Pike River Book Wins Top Jesson Award

A planned book on the Pike River mine disaster by Christchurch journalist Rebecca Macfie has won this year’s top Bruce Jesson journalism award.

Macfie, the South Island correspondent for the Listener, has covered the Pike River story ever since 29 miners died on 19 November 2010 in New Zealand’s worst mining disaster in almost a century.

The Bruce Jesson Journalism Prize, set up after the death of journalist Bruce Jesson in 1999 to support investigative journalism in New Zealand, will contribute $4000 towards Macfie’s costs of researching and writing an in-depth book on the tragedy for Wellington publisher Awa Press. Macfie will take leave without pay from the Listener to write the book, which will be published next year.

“This is exactly the kind of work that the prize exists to support, and we are very proud to be able to back this important book,” said Bruce Jesson Foundation chair Professor Jane Kelsey.

Meanwhile Auckland writer/photographer Karen Abplanalp has won the foundation’s $1000 Emerging Journalist Award for an outstanding article in Auckland’s Metro magazine in December 2011 on the NZ Superannuation Fund’s investment in the Grasberg mine in West Papua, written while she was a postgraduate journalism student with AUT University’s Pacific Media Centre.

The article, “Blood Money”, asked how the Super Fund could justify investing in a project, owned by US-based mining giant Freeport-McMoRan Copper & Gold Inc, that depended on regular payments to the Indonesian military and other unethical practices. Two striking Grasberg miners were shot dead by police in October 2011.

The Super Fund defended its investment to Abplanalp, arguing that it had a policy of “engagement” with the mining company to improve its ethical practices.

But on 26 September this year the Super Fund announced that it had sold its $1.28 million investment in Freeport McMoRan because of “breaches of human rights standards by security forces around the Grasberg mine, and concerns over requirements for direct payments to government security forces”.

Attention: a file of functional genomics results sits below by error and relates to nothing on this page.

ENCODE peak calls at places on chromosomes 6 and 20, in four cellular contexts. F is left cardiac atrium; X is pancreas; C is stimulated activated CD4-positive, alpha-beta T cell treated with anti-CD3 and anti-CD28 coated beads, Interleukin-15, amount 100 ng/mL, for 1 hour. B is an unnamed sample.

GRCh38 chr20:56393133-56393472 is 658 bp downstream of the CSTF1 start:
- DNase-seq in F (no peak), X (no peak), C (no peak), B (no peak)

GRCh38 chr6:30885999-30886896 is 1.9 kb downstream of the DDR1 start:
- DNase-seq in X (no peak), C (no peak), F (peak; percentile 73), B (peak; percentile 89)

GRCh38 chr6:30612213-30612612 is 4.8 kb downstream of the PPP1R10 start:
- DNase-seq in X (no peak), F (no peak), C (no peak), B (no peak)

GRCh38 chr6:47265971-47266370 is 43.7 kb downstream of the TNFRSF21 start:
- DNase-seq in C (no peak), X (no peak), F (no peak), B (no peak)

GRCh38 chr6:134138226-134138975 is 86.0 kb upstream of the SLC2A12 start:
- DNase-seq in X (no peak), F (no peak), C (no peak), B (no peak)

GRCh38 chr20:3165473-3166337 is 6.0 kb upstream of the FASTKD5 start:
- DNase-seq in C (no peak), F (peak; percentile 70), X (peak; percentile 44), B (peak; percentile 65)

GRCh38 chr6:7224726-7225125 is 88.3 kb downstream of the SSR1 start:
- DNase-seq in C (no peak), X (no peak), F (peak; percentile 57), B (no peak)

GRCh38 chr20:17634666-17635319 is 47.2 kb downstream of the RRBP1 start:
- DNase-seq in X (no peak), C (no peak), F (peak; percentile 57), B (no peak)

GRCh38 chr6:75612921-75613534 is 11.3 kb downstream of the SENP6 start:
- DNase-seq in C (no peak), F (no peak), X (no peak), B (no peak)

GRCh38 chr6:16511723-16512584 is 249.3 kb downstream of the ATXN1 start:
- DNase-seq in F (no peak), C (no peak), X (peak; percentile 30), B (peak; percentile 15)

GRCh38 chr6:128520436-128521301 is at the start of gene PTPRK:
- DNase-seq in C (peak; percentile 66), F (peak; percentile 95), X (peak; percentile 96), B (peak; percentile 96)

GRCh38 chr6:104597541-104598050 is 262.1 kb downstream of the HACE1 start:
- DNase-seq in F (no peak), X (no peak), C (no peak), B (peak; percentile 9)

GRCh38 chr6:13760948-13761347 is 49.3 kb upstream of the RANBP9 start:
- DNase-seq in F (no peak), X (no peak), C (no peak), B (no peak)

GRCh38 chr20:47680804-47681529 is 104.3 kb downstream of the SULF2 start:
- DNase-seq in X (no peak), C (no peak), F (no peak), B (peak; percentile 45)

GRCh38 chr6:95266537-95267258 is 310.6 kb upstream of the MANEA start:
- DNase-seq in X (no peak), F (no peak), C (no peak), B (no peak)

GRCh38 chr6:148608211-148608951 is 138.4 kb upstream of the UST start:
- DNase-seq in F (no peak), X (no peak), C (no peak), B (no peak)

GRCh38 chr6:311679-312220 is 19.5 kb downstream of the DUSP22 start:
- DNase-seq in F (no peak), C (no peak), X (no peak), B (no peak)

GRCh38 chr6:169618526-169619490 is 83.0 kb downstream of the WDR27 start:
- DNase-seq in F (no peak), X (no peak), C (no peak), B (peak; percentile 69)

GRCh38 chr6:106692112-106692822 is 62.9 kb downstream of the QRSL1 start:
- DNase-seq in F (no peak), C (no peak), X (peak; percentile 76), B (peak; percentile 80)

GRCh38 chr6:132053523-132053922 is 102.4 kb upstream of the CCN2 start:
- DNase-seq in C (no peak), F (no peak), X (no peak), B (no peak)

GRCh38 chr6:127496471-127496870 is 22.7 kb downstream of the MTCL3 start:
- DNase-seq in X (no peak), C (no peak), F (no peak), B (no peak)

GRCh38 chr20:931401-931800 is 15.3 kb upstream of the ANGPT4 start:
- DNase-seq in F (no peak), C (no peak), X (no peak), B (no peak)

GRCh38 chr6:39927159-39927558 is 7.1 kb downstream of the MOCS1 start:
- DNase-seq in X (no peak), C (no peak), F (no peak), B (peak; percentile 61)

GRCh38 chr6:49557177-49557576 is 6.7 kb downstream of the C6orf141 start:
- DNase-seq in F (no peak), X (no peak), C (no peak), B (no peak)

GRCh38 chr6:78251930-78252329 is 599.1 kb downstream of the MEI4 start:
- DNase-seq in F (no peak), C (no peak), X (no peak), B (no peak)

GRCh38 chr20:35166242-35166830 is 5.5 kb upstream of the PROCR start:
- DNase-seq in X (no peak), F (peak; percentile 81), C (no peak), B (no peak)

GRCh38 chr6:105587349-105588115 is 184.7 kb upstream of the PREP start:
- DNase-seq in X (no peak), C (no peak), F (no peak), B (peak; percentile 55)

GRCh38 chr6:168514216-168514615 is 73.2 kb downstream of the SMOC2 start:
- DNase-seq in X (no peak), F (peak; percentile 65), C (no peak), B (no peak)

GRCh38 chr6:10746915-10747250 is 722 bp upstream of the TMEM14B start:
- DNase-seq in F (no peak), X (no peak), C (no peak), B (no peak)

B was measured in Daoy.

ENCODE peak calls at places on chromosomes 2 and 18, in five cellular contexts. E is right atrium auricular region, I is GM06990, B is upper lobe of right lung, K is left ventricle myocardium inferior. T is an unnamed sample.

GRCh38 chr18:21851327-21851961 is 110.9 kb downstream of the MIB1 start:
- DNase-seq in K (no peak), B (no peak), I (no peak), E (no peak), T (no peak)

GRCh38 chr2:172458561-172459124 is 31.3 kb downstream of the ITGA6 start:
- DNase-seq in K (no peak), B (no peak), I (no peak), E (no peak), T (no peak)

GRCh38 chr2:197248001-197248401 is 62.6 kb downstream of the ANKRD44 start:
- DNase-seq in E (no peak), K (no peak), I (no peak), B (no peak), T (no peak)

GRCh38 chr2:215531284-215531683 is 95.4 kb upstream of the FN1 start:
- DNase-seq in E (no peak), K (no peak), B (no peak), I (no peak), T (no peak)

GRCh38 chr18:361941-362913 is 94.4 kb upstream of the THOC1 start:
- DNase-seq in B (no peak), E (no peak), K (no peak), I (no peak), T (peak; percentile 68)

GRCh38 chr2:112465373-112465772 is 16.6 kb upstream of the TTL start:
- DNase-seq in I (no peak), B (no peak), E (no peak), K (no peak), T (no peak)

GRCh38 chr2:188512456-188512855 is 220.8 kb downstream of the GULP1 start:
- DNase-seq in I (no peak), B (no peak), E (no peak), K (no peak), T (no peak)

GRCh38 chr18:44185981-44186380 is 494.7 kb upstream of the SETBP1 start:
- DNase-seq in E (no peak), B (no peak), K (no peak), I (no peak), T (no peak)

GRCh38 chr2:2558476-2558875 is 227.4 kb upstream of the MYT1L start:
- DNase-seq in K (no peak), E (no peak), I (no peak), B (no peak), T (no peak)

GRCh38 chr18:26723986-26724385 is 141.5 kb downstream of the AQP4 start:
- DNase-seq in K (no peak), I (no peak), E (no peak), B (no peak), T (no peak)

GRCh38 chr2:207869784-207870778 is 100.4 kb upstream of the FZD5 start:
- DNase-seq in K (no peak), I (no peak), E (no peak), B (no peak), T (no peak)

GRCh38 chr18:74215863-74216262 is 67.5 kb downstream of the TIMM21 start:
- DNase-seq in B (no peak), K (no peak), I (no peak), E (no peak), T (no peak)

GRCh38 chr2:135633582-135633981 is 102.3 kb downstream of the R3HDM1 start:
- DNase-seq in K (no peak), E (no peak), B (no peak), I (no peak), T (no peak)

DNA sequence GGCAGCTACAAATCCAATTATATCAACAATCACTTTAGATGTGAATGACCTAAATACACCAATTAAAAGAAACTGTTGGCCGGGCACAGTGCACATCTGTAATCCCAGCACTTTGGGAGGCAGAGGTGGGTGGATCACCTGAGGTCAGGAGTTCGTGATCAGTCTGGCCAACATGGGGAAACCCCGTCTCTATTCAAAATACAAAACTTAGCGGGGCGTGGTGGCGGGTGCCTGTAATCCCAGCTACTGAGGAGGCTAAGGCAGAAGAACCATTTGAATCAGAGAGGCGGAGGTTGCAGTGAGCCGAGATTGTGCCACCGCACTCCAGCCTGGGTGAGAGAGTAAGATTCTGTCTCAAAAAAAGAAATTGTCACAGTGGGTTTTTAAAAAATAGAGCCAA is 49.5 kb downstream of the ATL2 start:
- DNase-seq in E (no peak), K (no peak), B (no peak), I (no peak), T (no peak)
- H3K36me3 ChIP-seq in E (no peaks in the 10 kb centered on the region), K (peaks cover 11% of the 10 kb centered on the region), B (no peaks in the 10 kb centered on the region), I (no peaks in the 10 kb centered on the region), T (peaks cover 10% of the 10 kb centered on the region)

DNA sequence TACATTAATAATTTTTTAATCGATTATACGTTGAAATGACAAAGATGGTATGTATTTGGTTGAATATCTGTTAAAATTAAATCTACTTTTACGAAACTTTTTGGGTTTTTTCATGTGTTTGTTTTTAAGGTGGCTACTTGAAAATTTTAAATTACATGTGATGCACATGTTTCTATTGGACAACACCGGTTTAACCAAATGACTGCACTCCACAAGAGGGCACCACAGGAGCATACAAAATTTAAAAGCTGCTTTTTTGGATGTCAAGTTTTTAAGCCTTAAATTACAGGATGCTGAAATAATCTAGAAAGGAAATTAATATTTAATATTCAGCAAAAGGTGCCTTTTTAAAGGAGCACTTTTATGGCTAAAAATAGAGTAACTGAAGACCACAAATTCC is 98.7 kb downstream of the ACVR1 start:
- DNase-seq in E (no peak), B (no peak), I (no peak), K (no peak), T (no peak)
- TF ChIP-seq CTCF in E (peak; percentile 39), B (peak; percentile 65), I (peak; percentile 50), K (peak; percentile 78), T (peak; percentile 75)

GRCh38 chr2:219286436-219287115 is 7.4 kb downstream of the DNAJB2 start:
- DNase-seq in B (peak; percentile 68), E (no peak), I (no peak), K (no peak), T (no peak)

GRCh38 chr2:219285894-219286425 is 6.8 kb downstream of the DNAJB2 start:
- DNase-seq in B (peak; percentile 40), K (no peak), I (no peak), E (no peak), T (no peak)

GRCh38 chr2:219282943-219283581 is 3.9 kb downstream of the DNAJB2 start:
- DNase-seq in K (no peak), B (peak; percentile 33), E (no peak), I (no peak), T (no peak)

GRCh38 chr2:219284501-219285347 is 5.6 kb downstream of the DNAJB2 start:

It also sold much smaller investments in three other companies “for severe breaches of the fund’s responsible investment standards where engagement was unlikely to be effective”.

The convenor of the Jesson Foundation’s journalism awards subcommittee, Camille Guy, said Karen Abplanalp’s article was a stunning exemplar of the crucial role of journalism in all countries of holding authority to account.

“If Karen hadn’t investigated the true conditions behind the profits coming out of the Grasberg mine, it is unlikely that more than a handful of New Zealanders would have been aware of what their public pension fund was supporting. NZ Super Fund managers themselves probably did not know the full truth,” Guy said.

“Karen Abplanalp and Metro magazine have performed an important public service in bringing these conditions to light, and I am delighted that the Super Fund has now pulled out of this investment.”

Rebecca Macfie and Karen Abplanalp will receive their awards at this year’s Bruce Jesson Memorial Lecture, to be delivered by investigative journalist Nicky Hager at Auckland University’s Maidment Theatre at 6.30pm on 31 October. Hager’s lecture, “Investigative journalism in the age of media meltdown: from National Party Headquarters to Afghanistan”, will look at why New Zealand needs investigative journalism, how it is done, and what it will take to have more of it.

Further comment:

Camille Guy, 09 378 7553

Prof Jane Kelsey, 021 765 055

Rebecca Macfie, 021 704 717

Karen Abplanalp, 0275 448 838

The Bruce Jesson journalism awards

The Bruce Jesson journalism awards are both made annually to encourage “critical, informed, analytical and creative journalism or writing which will contribute to public debate in New Zealand on an important issue or issues”.

The senior award, worth up to $4000, is paid in advance to contribute to the costs of researching and producing a work which could not be completed without this support. It is open to anyone, both professional journalists and the general public, recognising that the late Bruce Jesson produced most of his incisive investigative work outside mainstream professional journalism.

The emerging journalist award, worth up to $1000, is for published work by a student journalist. Entries must be nominated by a journalism programme leader at a NZ educational institution.

More detail: www.brucejesson.com